Ah, Michael Collins, the Command Module pilot on Apollo 11 - one of the heroes of my youth. Apollo 1 caught fire during a test killing all three astronauts (White, Grissom, Chaffee, if I remember correctly). White made the first space walk I think.
"Courage is going from failure to failure without losing enthusiasm" (Churchill).

Offline PerfectWagnerite

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Re: Vaughan Williams's Veranda
« Reply #3396 on: July 08, 2018, 01:21:29 PM »
One thing that wasn't very clear was how Scott trained for the mission. He was there previously so that helped. But unlike Apollo astronauts who spend their entire time training and re-training I am not sure what Scott's team DID to prepare themselves for the trip. They didn't even look like they were dressed warm enough. Just look at the way they were dressed and look at the way Amundsen's team was dressed.

No question these men were make of another ilk, men like Crozier, Ross, Franklin, Scott. Their missions were for a few years that to me is pretty unfathomable.

Another similar tragedy that I can think of is the one of George Washington De Long - writing in his journal till the bitter end, not being found until much later...
« Last Edit: July 08, 2018, 01:24:13 PM by PerfectWagnerite »

Offline relm1

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Re: Vaughan Williams's Veranda
« Reply #3397 on: July 08, 2018, 03:45:09 PM »
Ah, Michael Collins, the Command Module pilot on Apollo 11 - one of the heroes of my youth. Apollo 1 caught fire during a test killing all three astronauts (White, Grissom, Chaffee, if I remember correctly). White made the first space walk I think.
Correct.  It was problematic.  In Collins book he says had the Apollo 1 fire not happened, it wouldn't have sped the first lunar landing since they just didn't yet know how to do it until 1969.  It's a fantastic book and as close as we will ever be to understanding Scott or Ernest Shackleton which is not a common mindset in our time.  The bottom line is that heroes aren't moved by the grandiose.  They have a job to do which might result in their death based on a risk they've accepted.  It is really nothing different than a fire fighter who races to their demise up the twin towers on September 11.  A hundred years from now, those heroes might be regarded as the very same as Apollo 1 or Scott.
« Last Edit: July 08, 2018, 03:48:09 PM by relm1 »

Offline vandermolen

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Re: Vaughan Williams's Veranda
« Reply #3398 on: July 08, 2018, 11:04:02 PM »
Correct.  It was problematic.  In Collins book he says had the Apollo 1 fire not happened, it wouldn't have sped the first lunar landing since they just didn't yet know how to do it until 1969.  It's a fantastic book and as close as we will ever be to understanding Scott or Ernest Shackleton which is not a common mindset in our time.  The bottom line is that heroes aren't moved by the grandiose.  They have a job to do which might result in their death based on a risk they've accepted.  It is really nothing different than a fire fighter who races to their demise up the twin towers on September 11.  A hundred years from now, those heroes might be regarded as the very same as Apollo 1 or Scott.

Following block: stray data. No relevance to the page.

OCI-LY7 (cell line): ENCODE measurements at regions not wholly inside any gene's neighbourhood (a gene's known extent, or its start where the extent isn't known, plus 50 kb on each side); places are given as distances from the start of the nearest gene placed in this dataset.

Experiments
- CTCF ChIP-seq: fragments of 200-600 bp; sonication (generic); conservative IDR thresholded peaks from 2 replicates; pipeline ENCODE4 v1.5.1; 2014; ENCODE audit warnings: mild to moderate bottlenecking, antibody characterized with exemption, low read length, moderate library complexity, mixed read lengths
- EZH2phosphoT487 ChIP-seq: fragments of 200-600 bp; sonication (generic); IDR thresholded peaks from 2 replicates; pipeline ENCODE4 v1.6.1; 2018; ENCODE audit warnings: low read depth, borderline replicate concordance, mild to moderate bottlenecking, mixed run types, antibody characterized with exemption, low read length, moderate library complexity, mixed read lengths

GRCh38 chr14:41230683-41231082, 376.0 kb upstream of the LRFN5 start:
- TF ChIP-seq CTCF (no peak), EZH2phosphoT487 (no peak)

OT

I suspect that you may well be right. I'm old enough to remember the 1969 moon landing and recall my youthful self looking up at the moon and thinking 'gosh - there are people up there!' I was the only one of my family to stay up all night to watch it. Apollo 8 was even more special in my memory - that picture of Earthrise from the moon and Frank Borman reading from Genesis on Christmas Eve I think.

Those names are etched in my memory: 'Borman, Lovell, Anders' - 'Armstrong (RIP) Aldrin Collins'.
« Last Edit: July 08, 2018, 11:06:29 PM by vandermolen »
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Online Biffo

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Re: Vaughan Williams's Veranda
« Reply #3399 on: July 08, 2018, 11:35:38 PM »
One thing that wasn't very clear was how Scott trained for the mission. He was there previously so that helped. But unlike Apollo astronauts who spend their entire time training and re-training I am not sure what Scott's team DID to prepare themselves for the trip. They didn't even look like they were dressed warm enough. Just look at the way they were dressed and look at the way Amundsen's team was dressed.

No question these men were make of another ilk, men like Crozier, Ross, Franklin, Scott. Their missions were for a few years that to me is pretty unfathomable.

Another similar tragedy that I can think of is the one of George Washington De Long - writing in his journal till the bitter end, not being found until much later...

Amundsen spent a considerable time in the Canadian Arctic living with the indigenous people. He learned how to handle dogs and he studied their clothing. They wore clothing that was fur-lined and very warm; Amundsen had several sets of this clothing made for his team. Scott and his team wore canvas outer clothing. Given that Scott had been on an Antarctic expedition before his preparation and equipment is unfathomable.